History of Thanksgiving Foods and its Influence on Renaissance Europe
Much of the food from the early Renaissance period was left over from the Middle Ages until Christopher Columbus discovered the Americas in 1492. Soon, trade brought in new and rare delectables into the Renaissance kitchens like oranges, corn, sugar and chocolate that started with the nobility and trickled down to the farmers and peasants. It took considerable time for these victuals to catch on in Europe, but one exception was the Turkey. About 30 years after Columbus, Cortez discovered the American turkey in Mexico around the 1520s. At that time, Turkey was known as “Indian Chicken” and this bird gained popularity very quickly. In addition to being delicious, turkey made a flamboyant centerpiece for banquets when dressed in all its feathers and plumes.
In 1549, Catherine de Medici hosted a feast that featured 70 “Indian Chickens” on the menu. Other notable fowl served up during the Renaissance period included peacocks, swans and cranes. Smaller game bird might have been pheasant and herons which were typical menu fare as well. It was a common custom to serve pork alongside fried chestnuts where were abundant and easy to cultivate and store. Fruit was always a celebrated Renaissance food and was served as a last course. We would call this “dessert” today.
Garbo’s Thanksgiving Feast with a Renaissance Flair
Instead of the traditional Thanksgiving turkey, I will prepare several Cornish game hens with all the fixings from the Renaissance period like meat pies, fruits and pastries. Click here for two recipes from my “test kitchen” that showcase what I plan to serve at my Thanksgiving feast this year.
May you eat, drink and be merry at your Thanksgiving feast too!
Orange Roasted Cornish Game Hens
2 medium Cornish game hens, whole hen
4 tablespoons Extra Virgin Olive Oil, to rub on hens
1/4 cup orange juice, fresh squeezed (about 1/4 to 1/2 cup)
1 tablespoon orange zest or more to your liking
1 teaspoon salt
1 teaspoon black pepper
1 teaspoon ginger, ground
1/4 cup honey
Preheat oven to 400 degrees.
Clean and dry the game hens and place on roasting rack or baking sheet. Wash and zest both oranges. Take one orange and cut into quarters and place the slices in the cavity of each hen. Rub each hen with 1-2 tablespoons of olive oil and season generously with fresh ground salt and pepper. (I prefer the S&P grinders from Trader Joe’s which are a course grind) Juice the remaining orange and mix 1/4 to 1/2 cup of orange juice with the honey, orange zest and ginger so that it’s a thick syrupy mixture. Add more orange juice or honey to achieve the proper thickness and set aside. Roast hens for 45 minutes. Remove from oven and use a basting brush to smear the orange honey mixture over the hens every 5 minutes for the last 15 minutes. Baste with pan juices as well so that the hens have nice dark golden skins. Remove from oven and let rest for 5-10 minutes and serve with your favorite sides.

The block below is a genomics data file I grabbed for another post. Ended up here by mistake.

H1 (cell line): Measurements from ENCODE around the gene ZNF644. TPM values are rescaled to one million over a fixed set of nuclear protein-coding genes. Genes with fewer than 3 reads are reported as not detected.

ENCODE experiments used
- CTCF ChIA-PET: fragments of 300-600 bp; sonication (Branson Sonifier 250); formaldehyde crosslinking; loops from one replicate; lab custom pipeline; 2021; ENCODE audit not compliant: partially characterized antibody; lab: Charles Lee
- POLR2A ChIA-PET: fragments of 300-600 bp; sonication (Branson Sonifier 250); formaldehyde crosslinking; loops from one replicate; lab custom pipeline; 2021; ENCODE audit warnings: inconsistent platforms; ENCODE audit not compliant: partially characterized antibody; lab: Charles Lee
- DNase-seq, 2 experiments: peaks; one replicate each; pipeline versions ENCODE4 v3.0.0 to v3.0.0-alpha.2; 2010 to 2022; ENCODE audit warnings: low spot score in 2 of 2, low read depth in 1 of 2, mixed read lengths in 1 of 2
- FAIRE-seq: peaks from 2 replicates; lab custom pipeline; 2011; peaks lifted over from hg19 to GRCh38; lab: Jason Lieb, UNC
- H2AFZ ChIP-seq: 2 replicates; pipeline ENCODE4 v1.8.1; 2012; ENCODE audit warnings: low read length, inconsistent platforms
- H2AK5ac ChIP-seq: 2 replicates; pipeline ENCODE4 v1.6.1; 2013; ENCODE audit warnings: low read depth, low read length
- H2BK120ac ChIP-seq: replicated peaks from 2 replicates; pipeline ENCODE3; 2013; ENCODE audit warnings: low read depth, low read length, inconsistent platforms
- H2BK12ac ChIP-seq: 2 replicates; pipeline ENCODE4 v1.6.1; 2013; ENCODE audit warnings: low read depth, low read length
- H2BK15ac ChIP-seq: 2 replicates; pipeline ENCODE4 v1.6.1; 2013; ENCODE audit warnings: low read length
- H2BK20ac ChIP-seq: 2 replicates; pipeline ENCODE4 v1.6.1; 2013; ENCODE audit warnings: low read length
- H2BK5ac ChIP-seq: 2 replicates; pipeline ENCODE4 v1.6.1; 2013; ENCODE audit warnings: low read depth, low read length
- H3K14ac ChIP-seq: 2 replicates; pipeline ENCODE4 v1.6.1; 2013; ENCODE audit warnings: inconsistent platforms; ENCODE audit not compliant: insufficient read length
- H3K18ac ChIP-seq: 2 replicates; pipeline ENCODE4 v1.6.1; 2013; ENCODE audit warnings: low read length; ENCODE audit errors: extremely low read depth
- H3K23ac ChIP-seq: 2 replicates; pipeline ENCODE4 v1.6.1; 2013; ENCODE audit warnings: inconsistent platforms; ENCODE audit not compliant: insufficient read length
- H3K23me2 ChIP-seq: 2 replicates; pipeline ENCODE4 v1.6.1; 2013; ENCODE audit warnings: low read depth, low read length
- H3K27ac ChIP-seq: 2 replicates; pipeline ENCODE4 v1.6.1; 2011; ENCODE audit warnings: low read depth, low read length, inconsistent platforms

Pork, Apple and Cider Meat Pies (Donna Hay)
2 tablespoons Extra Virgin Olive Oil
2 pounds pork tenderloins, cut in cubes
1 medium onion, sliced
2 medium garlic, sliced
3 tablespoon(s) flour
3 cups apple cider
1 cup beef stock
1 medium potato, peeled copped
1 dash salt and pepper
2 medium Granny Smith apples, chopped into wedges
1 package puff pastry
1 medium egg, for wash
Heat half the oil in a heavy sauce pan over high heat. Add the pork and cook, in batched for 3-4 minutes or until browned. Remove pork and set aside. Reduce heat to medium. Add the remaining oil, onion and garlic and cook 3-4 minutes or until softened. Add flour and cook over medium low heat for 2-3 minutes. Return the pork to the pan with the cider and stock, bring to boil and reduce heat to low and simmer, covered for 1 hour. Uncover and cook for 15 minutes. Add the potato, sage, salt and pepper and cook further for 15 minutes or until the potato is just tender. Remove from heat and stir in the apples.
Preheat oven to 400. Spoon the pork mixture into 2×2 cup-capacity ovenproof frying pan or ramekins. Roll the pastry out on a light floured surface and use the ramekins to cut out enough circles of pastry to top the pies. (About the thickness of a pie crust). Trim edges, brush with remaining egg wash and press the sage leaf into the center of each pie. Bake for 20-25 minutes until golden brown.